[VIDEO] New Rapid bus line goes from SDSU to downtown in 40 minutes

by Monica Linzmeier, Editor in Chief

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A new rapid transit bus line that goes from San Diego State to downtown in 40 minutes has replaced the decommissioned line 15.

Starting Sunday, the new Rapid 215 line runs seven days a week from 5 a.m. to 1 a.m., and the fares are priced at $2.25 for one-way ride or $5 for an all-day pass for the rapid buses, regular lines and trolleys.

The Rapid 215 buses will leave from the SDSU Transit Center every ten minutes during rush hours and will slow to 15-minute intervals at other times. The buses are expected to take 30 minutes to reach Balboa from SDSU and an additional 10 minutes to arrive Downtown.

The Opticom sits on top of the bus and communicates with the traffic lights to turn them green for the bus.

The Opticom sits on top of the bus and communicates with the traffic lights to turn them green for the bus.

San Diego Association of Governments spokeswoman Helen Gao said the buses are able to make the trip in the expected time intervals because of upgrades to both the buses and the roads. The accordion-style buses are larger to seat more people and are equipped with an “Opticom,” a device that communicates with the traffic signals to extend green lights when the bus is behind schedule. In addition, Park Boulevard, between El Cajon Boulevard and University Avenue, has been paved to provide transit-only lanes for the rapid bus system.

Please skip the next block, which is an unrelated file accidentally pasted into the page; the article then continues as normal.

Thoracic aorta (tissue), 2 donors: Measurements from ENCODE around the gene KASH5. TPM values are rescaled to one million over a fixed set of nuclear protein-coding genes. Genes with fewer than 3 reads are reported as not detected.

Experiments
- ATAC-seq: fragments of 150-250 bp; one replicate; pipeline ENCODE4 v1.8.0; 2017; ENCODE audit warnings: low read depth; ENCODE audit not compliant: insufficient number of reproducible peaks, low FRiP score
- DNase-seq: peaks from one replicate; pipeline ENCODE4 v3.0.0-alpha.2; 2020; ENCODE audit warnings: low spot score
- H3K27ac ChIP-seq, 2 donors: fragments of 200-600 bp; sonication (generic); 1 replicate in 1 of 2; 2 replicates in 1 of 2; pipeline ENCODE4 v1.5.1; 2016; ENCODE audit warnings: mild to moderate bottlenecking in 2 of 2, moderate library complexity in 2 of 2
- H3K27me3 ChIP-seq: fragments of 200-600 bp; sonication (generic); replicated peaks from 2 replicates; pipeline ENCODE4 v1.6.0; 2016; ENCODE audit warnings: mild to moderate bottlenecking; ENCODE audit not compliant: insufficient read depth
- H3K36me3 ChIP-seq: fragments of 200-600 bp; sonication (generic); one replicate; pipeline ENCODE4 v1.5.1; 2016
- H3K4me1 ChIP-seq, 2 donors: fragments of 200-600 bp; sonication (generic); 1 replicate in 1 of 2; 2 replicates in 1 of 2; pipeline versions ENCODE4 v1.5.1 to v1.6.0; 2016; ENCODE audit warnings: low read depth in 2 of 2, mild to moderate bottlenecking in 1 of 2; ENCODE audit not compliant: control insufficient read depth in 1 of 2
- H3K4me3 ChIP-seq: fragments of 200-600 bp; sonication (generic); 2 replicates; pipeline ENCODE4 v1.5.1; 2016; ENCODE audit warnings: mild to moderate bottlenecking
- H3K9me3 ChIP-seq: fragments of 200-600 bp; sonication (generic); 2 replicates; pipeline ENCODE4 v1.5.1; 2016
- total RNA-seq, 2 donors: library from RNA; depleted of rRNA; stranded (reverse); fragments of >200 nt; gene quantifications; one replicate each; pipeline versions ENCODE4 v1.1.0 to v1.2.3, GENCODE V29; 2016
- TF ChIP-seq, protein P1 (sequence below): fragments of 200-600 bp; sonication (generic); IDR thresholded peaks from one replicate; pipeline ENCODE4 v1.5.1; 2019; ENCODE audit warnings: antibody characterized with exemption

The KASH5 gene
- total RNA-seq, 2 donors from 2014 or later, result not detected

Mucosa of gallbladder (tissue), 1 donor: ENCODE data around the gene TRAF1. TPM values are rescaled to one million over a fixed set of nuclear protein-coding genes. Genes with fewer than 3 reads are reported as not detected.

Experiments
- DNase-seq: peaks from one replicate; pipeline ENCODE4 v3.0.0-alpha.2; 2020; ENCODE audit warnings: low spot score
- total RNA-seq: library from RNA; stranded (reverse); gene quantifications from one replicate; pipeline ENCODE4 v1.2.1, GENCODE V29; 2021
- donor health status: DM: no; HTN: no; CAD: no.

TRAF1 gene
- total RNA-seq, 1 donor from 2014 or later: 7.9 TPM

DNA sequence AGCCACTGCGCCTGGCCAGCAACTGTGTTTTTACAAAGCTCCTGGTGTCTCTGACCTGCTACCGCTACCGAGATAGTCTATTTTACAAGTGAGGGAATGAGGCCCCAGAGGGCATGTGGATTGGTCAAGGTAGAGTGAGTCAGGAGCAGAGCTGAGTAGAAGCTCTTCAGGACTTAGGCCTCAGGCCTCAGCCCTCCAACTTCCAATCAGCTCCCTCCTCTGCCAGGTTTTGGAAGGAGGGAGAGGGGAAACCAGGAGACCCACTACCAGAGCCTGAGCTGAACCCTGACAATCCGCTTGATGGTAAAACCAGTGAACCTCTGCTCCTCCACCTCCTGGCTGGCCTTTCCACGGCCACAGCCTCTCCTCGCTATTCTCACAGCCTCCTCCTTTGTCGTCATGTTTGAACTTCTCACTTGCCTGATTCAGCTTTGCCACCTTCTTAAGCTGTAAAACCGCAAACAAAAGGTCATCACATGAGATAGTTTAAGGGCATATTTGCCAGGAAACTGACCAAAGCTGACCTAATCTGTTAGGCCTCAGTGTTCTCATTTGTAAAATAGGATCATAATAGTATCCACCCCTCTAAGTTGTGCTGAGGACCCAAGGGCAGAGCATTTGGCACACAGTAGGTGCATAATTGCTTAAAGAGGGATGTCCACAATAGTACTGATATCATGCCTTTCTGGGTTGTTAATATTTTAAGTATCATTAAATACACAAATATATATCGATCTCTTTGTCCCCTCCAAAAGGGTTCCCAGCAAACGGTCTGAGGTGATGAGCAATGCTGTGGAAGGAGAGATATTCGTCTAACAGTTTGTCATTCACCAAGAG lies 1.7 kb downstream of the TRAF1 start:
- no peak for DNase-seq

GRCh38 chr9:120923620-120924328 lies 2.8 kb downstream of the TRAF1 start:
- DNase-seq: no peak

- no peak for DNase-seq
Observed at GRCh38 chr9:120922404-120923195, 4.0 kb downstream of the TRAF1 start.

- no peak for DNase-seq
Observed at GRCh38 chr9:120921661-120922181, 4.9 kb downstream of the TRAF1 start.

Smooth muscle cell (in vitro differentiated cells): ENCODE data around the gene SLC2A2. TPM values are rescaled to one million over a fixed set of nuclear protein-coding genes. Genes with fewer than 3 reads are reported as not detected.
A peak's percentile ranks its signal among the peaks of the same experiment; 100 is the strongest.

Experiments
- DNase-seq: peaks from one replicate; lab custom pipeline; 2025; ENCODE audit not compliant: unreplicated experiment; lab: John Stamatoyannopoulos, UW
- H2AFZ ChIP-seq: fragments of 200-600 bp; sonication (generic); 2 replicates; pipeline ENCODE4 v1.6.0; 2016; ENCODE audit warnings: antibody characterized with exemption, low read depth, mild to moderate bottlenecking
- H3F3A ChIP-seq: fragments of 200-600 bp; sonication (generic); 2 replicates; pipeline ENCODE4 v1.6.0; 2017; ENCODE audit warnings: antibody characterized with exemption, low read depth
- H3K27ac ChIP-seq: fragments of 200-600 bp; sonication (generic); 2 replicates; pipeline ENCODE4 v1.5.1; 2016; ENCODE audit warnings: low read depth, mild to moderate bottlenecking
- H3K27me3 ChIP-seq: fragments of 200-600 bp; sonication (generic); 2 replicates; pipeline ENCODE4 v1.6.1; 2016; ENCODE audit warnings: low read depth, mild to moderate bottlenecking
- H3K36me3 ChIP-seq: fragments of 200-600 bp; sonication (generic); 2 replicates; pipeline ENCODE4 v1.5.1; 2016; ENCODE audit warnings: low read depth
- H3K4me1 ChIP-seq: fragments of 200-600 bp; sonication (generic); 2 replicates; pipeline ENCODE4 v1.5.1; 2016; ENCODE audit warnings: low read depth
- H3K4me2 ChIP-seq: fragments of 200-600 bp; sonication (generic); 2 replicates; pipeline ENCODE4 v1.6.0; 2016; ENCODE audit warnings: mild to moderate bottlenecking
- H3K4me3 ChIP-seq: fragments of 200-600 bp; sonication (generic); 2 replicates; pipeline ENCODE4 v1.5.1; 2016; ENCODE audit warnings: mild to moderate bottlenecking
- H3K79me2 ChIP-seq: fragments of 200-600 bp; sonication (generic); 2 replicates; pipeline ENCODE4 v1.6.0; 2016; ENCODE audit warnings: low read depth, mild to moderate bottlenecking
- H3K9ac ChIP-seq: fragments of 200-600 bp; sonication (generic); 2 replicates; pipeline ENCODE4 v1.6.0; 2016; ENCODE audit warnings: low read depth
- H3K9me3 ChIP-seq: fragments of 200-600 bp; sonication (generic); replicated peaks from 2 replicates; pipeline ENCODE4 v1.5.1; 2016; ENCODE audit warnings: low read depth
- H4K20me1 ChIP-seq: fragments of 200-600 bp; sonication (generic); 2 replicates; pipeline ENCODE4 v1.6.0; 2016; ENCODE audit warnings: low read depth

The new bus style was revealed Thursday, Oct. 9, at a ribbon cutting ceremony in which San Diego Mayor Kevin Faulconer, San Diego City Council President Todd Gloria, Metropolitan Transit System Chairman Harry Mathis and others spoke on the importance of creating new public transit lines.

Faulconer focused on the environmental benefit of the buses and said his goal is to cut greenhouse gas emissions in San Diego in half by 2035.

“Projects like this are going to help us reach that goal, going to help take people out of their car, reducing single vehicle trips and getting them onto these great buses,” Faulconer said in his speech. “It’s going to mean less pollution in our air, an absolute win-win. This is how smart cities work.”

The Rapid Bus service is a project that has been years in the making.

Miriam Kirshner, SANDAG’s project planner, who has been involved with the project since 2002, said she’s thrilled to finally have it completed.

“The preliminary design started in 2004, the design and environmental permitting, funding, all of that took about 10 years,” Kirshner said.

She said this is not the first nor the last project to improve bus lines in San Diego.

Gloria said the $44 million project includes the rapid bus lines and all of the infrastructure that goes along with it, such as new sidewalks, storm drains, gutters, street signals and traffic lights.

“The kinds of things this community is hungry for, that we need in a neighborhood that is 100 years old and now we are finally getting,” he said.

The Rapid 215 will connect to the Rapid 235, which will go up to Kearny Mesa, Miramar College Transit Station and to the Escondido Transit Center. The connecting station is the Boulevard Transit Plaza at El Cajon Boulevard and the Interstate 15. Rapid 235 and Rapid 237 both cost $2.50 for a one-way ticket.

A 30-day pass is $72 for adults and can be purchased online. One-ways tickets can be purchased on the bus with exact change, according to the MTS website.

 

 

 

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